Okay, so I grew up in the D.C. area and have been a Capitals fan since Day 1. I’m stating that bias up front.
But, as someone who also has played and coached hockey since I was five years old, I want to state this fact, which I don’t even consider open for argument: If you had to choose one player in the world to start a professional hockey franchise with, it would be Ovechkin. I say that with all due respect to Crosby, Malkin, Chara, Tavares and the rest. There is no one who plays with the combination of speed, skill, desire and physicality that he brings to the ice. In fact, he may stand alone in NHL annals when it comes to possessing that complete package (That is open for debate!).
In recent days Ovechkin has alternately been painted by many fans and media personnel as a bad guy, a dirty player, reckless and/or careless. I’m going to fall back on the Tiger Woods argument here: Do you know any 24-year-olds who are a bit reckless and careless? Who think that maybe they are invincible? Who drive their cars too fast or don’t wear their seat belts or have a few too many beers before driving? How did you behave at age 24? How do you behave now?
I have the good fortune of seeing Ovechkin on an almost daily basis and observing how hard he practices, how he is appreciated by his teammates, how much he cares about being the best, how he gives his best effort every single night, how excited he gets when other players score and how much he hates to lose. I also get the insider’s point of view at times since one of my former bosses, a former intern of mine and a friend whose son I coach in baseball and hockey all work for the Caps.
While I know that many of you in Philly, Pittsburgh, New York, Buffalo and now Carolina won’t agree with me, Ovechkin is not a dirty player and he’s certainly not a bad guy. He happens to play the game at a speed that, to be frank, is not normal by even NHL standards. He’s all-out, all the time, and at 225-plus lbs., when you are moving that fast, your ability to stop or turn on a dime and to swerve at the last second to avoid a potentially damaging hit is extremely difficult.
All year long we’ve heard about how Tom Brady is being over-protected and receiving the royal treatment. Football fans have openly wondered how a large, athletic person moving at full speed and ready to engage another player can stop his momentum on the spot and not follow through on a hit. Ovechkin, while not 250 or 350 lbs., is still quite a load. And he’s on skates. On top of that – and I’m just guessing here – I think he’s moving a little faster than Albert Haynesworth. Does anyone really think that Ovechkin would want to subject his knee to the type of impact and trauma it was exposed to in his most recent hit on Carolina’s Tim Gleason? C’mon man!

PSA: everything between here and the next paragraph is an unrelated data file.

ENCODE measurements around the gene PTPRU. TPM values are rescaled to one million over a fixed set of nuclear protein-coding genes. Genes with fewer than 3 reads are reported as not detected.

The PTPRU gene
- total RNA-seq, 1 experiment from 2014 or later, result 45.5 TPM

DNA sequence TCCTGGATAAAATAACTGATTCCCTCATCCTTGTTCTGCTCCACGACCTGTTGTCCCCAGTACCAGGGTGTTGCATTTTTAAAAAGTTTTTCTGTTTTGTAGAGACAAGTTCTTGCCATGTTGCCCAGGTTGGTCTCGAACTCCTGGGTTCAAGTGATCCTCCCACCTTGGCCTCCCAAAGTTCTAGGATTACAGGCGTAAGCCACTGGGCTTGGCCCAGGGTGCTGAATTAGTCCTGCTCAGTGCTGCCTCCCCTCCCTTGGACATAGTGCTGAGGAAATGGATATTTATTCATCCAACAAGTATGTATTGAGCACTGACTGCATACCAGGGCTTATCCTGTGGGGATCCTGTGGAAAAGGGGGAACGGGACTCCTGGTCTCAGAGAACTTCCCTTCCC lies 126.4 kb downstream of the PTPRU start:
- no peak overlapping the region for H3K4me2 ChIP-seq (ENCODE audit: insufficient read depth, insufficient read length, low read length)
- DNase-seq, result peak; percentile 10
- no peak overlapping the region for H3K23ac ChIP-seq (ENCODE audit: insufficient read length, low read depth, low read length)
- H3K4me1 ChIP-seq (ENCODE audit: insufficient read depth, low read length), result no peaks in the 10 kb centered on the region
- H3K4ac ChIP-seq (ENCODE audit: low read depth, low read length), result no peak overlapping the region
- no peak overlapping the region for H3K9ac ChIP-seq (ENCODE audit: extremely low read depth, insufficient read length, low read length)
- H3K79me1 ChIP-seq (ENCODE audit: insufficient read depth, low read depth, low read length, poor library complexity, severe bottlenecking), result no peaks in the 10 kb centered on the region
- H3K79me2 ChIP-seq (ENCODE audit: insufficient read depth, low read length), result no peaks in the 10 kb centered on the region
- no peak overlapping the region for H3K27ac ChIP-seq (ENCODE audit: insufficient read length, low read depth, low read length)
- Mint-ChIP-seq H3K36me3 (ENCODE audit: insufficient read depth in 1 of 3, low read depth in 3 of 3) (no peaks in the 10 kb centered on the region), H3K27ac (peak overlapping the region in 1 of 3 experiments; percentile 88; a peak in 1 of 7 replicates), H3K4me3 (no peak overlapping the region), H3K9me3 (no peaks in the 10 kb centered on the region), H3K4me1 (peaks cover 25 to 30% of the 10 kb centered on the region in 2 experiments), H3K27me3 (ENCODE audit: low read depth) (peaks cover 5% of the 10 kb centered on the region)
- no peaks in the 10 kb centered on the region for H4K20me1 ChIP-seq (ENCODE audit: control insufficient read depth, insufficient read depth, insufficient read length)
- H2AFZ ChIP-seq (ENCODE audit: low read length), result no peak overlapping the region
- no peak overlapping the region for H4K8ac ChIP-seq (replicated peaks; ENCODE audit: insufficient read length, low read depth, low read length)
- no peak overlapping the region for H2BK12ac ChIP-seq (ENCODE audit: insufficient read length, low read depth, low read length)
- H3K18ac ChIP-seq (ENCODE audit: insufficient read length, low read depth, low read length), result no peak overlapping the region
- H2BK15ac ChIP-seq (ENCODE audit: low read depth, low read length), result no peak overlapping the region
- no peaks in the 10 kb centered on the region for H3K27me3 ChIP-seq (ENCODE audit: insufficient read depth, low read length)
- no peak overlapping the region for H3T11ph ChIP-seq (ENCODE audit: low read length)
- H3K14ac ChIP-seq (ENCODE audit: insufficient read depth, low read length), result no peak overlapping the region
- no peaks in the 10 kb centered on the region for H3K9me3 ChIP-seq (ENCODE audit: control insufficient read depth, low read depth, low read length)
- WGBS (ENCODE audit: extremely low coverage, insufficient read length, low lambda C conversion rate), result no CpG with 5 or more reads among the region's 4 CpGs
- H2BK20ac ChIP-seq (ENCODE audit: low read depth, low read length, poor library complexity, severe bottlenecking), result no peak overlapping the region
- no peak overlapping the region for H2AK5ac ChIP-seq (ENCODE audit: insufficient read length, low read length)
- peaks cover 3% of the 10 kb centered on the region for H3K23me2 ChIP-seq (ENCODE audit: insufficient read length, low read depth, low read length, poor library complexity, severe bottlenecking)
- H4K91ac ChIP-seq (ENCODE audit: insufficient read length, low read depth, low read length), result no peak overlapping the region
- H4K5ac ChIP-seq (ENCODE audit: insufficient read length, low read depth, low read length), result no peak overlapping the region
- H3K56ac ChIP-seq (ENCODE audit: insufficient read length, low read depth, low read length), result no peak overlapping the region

And for those who are claiming that this is his third incident since last season’s playoffs, let’s be real. I happen to be a Sergei Gonchar fan from his days with the Caps, but he has been known to run from contact and turn the puck over when pressured. Penguins fans should remember first-hand how he gave their team the puck and a playoff series win against Washington with an overtime turnover years ago. Gonchar caused that injury by trying to basically run and hide from Ovechkin, who apparently tortured him in Russia during the lockout year. Similarly, Gleason saw the freight train coming and made a quick, athletic move at the last second. Don’t get me wrong, I would have done the same (not as athletically, of course), so it’s not Gleason’s fault. But I’m just not convinced that Ovechkin, at that moment, could have done much to avoid the contact. And as for his recent boarding major, there are three to five hits a game that go uncalled and are worse than that one.
Don’t get me wrong, the officials had no choice but to penalize Ovechkin for the Gleason hit, and by rule, the league really had no choice but to suspend him. I’m not debating that, but he’s simply not a dirty player. He doesn’t use his stick to restrain people or carve guys up. He doesn’t fight. He’s never jumped a defenseless, unsuspecting opponent or sucker-punched a player engaged with another opponent like Sydney Crosby has. And I definitely don’t consider Crosby a dirty player.
Hockey is a contact sport. Fans and sports reporters everywhere complain on a regular basis about professional athletes. They get paid too much and don’t care. They don’t work hard every night. They don’t talk to the media. They have no personality. They don’t promote the game. They don’t love to play.
Wake up everyone! We have found a guy who does all of that on a daily basis. Ovechkin gives 100 percent all the time, loves to play, celebrates for his teammates as much or more than for himself, wants to win badly, strives to the be best in the game, pokes fun at himself in commercials and in the media and promotes the sport.
He drove a Zamboni down Sixth Avenue in Manhattan and cruised D.C. on a Segway with several teammates for the love of God. Maybe he’s a 24-year-old who thinks he’s invincible. If that’s his greatest flaw, then perhaps we are all guilty – or have been – at some level. No matter how you slice it, his style of play and personality are good for the game and good for professional sports. We need more Alex Ovechkins, not fewer.